At a time when nothing should surprise us when it comes to corporate tie ups and MOUs, automotive giant, Toyota  has announced a capital alliance with its truck subsidiary Hino and Isuzu, which it says will revive a ‘partnership to bolster their competitive edge in connected, commercial vehicles’.

The tie up follows a tumultuous time in the truck industry that has seen Volvo Group sell UD to Isuzu for around $2.3 billion, Volvo announce a joint venture with rival Daimler to develop hydrogen fuel cell trucks, Hino sign an MOU with VW’s Traton truck operation to cooperate on hydrogen and electric power trains, Isuzu announce it had signed an agreement with Cummins to use the engine maker’s large engines, and for it to use Isuzu’s small engines, badged as Cummins. If that wasn’t enough, Hino America last week also signed with Cummins, saying it would cease development  on diesel in the USA, using Cummins power instead, enabling Hino to concentrate on electric and zero emission.

So the Toyota, Hino, Isuzu alliance should not surprise anyone. It is getting like a 70s swingers party with no one certain whose car keys will be plucked from the bowl when the party finishes.

Toyota  says Hino will be a part of the pact, to jointly develop small commercial trucks of the future, including connected vehicles and fuel cell technologies.

Connected vehicles can share internet access and data with devices outside the vehicle, making them more efficient.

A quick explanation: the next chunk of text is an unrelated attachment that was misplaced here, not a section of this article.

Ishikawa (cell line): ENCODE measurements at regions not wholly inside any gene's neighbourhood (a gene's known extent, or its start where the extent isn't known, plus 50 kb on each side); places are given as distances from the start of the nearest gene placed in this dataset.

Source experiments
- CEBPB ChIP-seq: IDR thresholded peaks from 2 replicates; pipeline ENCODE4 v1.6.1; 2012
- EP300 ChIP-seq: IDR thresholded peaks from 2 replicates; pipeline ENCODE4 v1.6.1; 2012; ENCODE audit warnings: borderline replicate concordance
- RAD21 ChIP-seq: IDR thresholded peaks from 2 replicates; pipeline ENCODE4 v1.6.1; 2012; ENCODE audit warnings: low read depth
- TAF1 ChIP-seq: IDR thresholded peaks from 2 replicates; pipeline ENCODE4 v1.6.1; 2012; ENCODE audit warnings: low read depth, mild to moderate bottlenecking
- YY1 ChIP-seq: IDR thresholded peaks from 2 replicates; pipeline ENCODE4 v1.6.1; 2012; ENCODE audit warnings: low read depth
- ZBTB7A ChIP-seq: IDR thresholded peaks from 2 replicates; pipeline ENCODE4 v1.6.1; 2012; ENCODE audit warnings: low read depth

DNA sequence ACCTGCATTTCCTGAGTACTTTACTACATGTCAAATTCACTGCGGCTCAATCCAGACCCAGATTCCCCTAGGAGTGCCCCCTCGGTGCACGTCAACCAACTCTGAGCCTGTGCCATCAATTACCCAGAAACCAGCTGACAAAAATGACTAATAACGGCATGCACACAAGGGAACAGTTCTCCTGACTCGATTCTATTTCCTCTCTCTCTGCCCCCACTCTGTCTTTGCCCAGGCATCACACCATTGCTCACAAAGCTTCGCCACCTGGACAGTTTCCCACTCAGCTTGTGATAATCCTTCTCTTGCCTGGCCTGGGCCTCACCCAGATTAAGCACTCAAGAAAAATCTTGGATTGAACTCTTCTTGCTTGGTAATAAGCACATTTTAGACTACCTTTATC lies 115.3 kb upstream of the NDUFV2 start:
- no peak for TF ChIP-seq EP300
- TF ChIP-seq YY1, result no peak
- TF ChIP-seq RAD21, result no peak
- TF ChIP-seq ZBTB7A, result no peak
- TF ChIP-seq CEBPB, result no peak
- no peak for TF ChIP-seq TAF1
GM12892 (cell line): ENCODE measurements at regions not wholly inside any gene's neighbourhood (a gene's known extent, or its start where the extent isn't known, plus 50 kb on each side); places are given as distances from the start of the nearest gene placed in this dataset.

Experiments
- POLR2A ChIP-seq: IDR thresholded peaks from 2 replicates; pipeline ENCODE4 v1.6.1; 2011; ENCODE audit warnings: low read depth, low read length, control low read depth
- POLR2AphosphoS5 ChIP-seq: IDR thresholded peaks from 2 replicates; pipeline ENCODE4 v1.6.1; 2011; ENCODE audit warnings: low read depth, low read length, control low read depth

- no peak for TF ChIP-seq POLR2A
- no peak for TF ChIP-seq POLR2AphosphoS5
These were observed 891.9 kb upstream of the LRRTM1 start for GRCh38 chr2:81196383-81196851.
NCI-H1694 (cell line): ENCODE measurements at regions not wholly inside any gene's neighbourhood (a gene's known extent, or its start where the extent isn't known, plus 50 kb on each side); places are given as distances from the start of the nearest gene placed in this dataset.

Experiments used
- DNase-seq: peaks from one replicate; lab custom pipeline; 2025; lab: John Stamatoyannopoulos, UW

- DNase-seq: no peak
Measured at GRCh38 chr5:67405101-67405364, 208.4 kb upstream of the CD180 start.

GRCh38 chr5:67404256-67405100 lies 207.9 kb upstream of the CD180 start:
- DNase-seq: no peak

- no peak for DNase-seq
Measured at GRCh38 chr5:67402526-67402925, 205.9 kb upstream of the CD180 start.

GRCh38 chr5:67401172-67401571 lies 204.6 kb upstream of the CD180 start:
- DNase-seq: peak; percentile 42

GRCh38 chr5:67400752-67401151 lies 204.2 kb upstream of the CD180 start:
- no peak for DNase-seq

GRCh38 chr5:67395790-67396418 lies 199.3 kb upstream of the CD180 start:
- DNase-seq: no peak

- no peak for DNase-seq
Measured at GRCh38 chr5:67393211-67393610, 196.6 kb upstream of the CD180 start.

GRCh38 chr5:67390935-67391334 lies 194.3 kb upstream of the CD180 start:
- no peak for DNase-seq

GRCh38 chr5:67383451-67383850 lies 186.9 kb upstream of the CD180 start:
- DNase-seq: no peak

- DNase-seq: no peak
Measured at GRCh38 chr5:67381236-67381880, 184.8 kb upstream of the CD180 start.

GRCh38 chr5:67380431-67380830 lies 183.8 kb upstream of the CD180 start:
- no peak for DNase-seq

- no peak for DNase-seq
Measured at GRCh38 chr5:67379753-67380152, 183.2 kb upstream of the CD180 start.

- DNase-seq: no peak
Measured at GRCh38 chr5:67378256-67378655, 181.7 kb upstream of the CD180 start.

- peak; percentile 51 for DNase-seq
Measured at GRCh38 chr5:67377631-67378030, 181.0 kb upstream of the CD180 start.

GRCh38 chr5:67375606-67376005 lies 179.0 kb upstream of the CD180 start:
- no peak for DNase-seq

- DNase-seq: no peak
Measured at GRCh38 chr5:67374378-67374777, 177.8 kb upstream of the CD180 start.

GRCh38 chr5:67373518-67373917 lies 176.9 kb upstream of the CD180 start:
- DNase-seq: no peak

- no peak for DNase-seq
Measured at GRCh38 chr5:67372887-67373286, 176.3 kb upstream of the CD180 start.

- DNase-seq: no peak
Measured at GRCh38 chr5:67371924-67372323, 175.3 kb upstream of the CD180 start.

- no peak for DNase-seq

Under the deal, Toyota will acquire 39 million treasury shares in Isuzu, worth $AUD 519 million  (42.8 billion yen),  and take a 4.6 per cent stake in the Japanese truck maker.

In fact Toyota and Isuzu dissolved a previous, 12-year capital tie-up  in 2018 that had focused on diesel engines.

The move comes as traditional automakers face growing competition from tech giants and other rivals developing electric and driverless vehicles.

Toyota president, Akio Toyoda said the push for electric vehicles and carbon neutrality gave the companies a reason to get together again.

“We had tried to jointly develop small diesel engines together… but we didn’t really identify specific projects much, and we decided to split and find our own ways,” he told a news conference.

“But then EV became a new common ground for us again, where common research and development could take place,” he added.

The new partnership with Hino made “perfect sense for our customers,” said Isuzu, president, Masanori Katayama, adding that the two companies account for 80 per cent of the commercial vehicles market in Japan.

Japan traditional keiretsu cross shareholding system allows companies to hold alliances like this, where they may be stopped in Western eeconomies by anti trust or anti competition laws.

“Certainly, this partnership of Isuzu and Hino will make sense in revolutionising logistics business overall,” said Katayama.

While Isuzu and Hino remain competitors, they could also work together in some of the areas that users are most interested in, the Toyota president said.

The three companies will also set up a new joint venture, Commercial Japan Partnership Technologies Corporation, with Toyota owning 80 pe cent and the others owning 10 per cent each.

The company, which will begin operation in April, will implement projects such as introducing fuel cell electric vehicle trucks.

Toyota shares fell 2.2 per cent, in line with the broader Tokyo stock market, but shares of Isuzu Motors Ltd ended up 5.4 per cent following  the announcement. Hino Motors Ltd finished the day down just  one per cent on the day.